The Pet Lab swiped a pic of a rescued dog and put it in a product review

Published on June 13, 2019

It seems like pirating personal pictures and photo-shopping diversity is all the rage these days. It’s also unethical.

In a move analogous to Buzzfeed reporter Ryan Mac’s keen eye that spotted a photoshopped pic of tech bros trying to look diverse (on GQ), Grit Daily’s Watchdog Mary caught her own version of a fake — this time with a pet pic seemingly thieved by a company called “The Pet Lab.”

The dog was a rescue named Millie. The Pet Lab “renamed” it Barney.

When Holly Dean, from Canyon Lake, Texas jumped on Facebook yesterday and started scrolling through her feed, a picture of a dog discovered in a garbage bin immediately caught her eye.

Pet Lab Facebook post, likely misleading readers.

The post said, “I found Barney limping in a dumpster…” but Dean thought the photo of the yellow Lab looked just like “Millie the Dumpster Dog.”

Millie’s sad story became quite well known back in 2016 after a pedestrian found the poor pooch in a San Antonio, Texas dumpster.

When officers from the city’s Animal Control Services department picked Millie up, she was dehydrated, neglected and near death. The shelter’s medical team raced to save her.

As the dog recovered she was eventually transferred to Lucky Lab Rescue and Adoption. Dean fostered Millie, helped continue her medical care, and later adopted her.

Millie’s miraculous story was featured on several San Antonio television stations, made national headlines, and now the Lab has her own Facebook page, Millie the Dumpster Dog. 

So when Dean saw the now somewhat famous dumpster photo posted on the Pet Lab Company’s Facebook page, she curiously clicked on the post. She was quite surprised to see the link led her to a product review written by someone named Jilly G., a “Happy Customer.”

Pet Lab Review.

The reviewer claimed she rescued a Golden Retriever, named Barney, from a dumpster who, “came into my life a few weeks ago close to death…”

Jilly G. went on to say what rough shape the dog was in, and how Petlab’s joint chews changed the dog’s life.

Dean was floored. “I couldn’t believe it, so I went back and compared pictures, just to be sure,” Dean said.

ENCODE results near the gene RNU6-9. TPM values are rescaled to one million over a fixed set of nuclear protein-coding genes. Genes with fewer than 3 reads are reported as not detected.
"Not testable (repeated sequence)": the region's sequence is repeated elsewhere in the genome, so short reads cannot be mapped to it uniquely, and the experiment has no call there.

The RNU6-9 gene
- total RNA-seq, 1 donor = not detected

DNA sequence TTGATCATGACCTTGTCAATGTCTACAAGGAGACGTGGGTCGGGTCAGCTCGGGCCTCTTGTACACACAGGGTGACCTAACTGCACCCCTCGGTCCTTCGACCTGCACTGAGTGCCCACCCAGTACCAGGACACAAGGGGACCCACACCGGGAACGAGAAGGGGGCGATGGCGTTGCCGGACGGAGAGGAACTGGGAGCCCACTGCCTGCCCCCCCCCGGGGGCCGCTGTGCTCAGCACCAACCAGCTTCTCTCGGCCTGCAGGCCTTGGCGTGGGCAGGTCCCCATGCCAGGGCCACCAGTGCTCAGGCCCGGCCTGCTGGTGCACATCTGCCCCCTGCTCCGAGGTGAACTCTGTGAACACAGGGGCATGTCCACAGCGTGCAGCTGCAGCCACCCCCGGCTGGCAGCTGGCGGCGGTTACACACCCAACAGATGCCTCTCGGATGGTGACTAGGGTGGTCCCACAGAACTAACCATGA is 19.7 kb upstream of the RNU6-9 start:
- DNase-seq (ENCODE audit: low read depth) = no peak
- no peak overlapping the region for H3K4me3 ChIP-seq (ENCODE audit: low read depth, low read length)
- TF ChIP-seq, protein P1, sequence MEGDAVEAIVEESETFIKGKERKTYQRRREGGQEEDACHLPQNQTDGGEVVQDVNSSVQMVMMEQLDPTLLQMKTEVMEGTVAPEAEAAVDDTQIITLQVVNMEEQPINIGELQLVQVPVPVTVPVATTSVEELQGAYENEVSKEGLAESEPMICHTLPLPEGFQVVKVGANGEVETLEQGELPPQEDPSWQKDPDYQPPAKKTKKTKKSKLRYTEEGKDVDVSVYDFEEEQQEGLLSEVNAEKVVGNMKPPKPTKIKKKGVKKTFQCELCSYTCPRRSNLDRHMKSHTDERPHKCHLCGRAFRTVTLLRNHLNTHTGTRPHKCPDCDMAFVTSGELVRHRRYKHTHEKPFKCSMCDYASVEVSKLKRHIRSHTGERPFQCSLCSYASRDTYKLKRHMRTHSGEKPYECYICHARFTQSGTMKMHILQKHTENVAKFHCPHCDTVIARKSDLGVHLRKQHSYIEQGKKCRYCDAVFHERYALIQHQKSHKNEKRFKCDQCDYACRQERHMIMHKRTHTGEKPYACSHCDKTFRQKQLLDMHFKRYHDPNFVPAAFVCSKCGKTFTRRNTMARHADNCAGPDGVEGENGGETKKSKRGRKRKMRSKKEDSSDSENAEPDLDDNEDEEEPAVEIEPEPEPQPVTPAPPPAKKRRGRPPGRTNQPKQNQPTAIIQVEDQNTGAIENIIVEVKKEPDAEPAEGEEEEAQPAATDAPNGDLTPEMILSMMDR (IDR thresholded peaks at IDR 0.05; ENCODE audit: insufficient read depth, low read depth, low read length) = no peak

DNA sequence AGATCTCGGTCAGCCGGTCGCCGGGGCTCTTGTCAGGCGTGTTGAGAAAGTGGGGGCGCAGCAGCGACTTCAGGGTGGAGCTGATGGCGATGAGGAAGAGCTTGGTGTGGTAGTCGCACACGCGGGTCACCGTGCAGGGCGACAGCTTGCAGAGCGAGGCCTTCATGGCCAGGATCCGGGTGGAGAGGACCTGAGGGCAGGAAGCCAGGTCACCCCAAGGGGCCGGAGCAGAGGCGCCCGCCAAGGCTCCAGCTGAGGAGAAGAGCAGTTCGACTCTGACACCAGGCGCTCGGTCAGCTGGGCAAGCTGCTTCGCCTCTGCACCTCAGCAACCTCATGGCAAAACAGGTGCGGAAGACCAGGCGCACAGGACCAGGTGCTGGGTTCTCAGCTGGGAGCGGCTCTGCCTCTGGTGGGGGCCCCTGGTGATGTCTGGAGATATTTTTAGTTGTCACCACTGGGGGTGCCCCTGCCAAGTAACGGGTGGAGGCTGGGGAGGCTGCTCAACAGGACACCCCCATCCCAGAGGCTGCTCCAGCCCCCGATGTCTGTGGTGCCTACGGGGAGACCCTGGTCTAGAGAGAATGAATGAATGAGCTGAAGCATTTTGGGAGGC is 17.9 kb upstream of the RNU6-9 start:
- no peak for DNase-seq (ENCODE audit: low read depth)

Millie’s positioning in the dumpster was the same as “Barney’s.” The red and white plastic garbage next to Millie was the same as “Barney’s.” The large cardboard box which nearly covered Millie was the same as “Barney’s.”

“Sure enough it was her exact picture,” Dean said. “I was dumbfounded. Millie’s story was tragic and took a lot of healing, so for her story to be stolen to sell products was just mind-boggling.”

Millie the Dumpster Dog, original photo, San Antonio Animal Care Services.

After many Lucky Lab Rescue volunteers, upset over the misuse of Millie’s picture, and this author contacted Petlab. The company eventually took the post and product review down.

Dog “identity theft?”

How did this happen? The company’s founder emailed Dean saying he was so sorry, accepts full responsibility, and that, “this was a real low point for us as a company.”

His email went onto to claim that Pet Lab was working with marketing agencies that create and run ads to sell the company’s products.

The email continued: “We have since stopped working with the agency and severed all ties with this affiliate immediately.”

Dean says that Pet Lab or one of its affiliates used Millie’s photo and falsified a story about how the joint chews helped her.

Today The Pet Lab’s CEO, Damian Grabarczyk, told Grit Daily’s Watchdog Mary, “Thank you for raising this with us. I apologize for the mess this article has caused and rest assured action is being taken.”

But Dean and other rescue volunteers are still barking up a storm about Millie’s identity theft. “It’s just sad that people might believe the story and buy their products,” Dean said. “I feel awful for the consumers.”

Looking for more news from Watchdog Mary on Grit Daily? Check out her full column, here.



"Watchdog" Mary Schwager is a Columnist at Grit Daily. She is a television and print journalist watch-dogging for consumers and animals. She is honored to have won 16 Emmy awards, seven Edward R. Murrow awards, and Associated Press awards for investigative reporting and writing.

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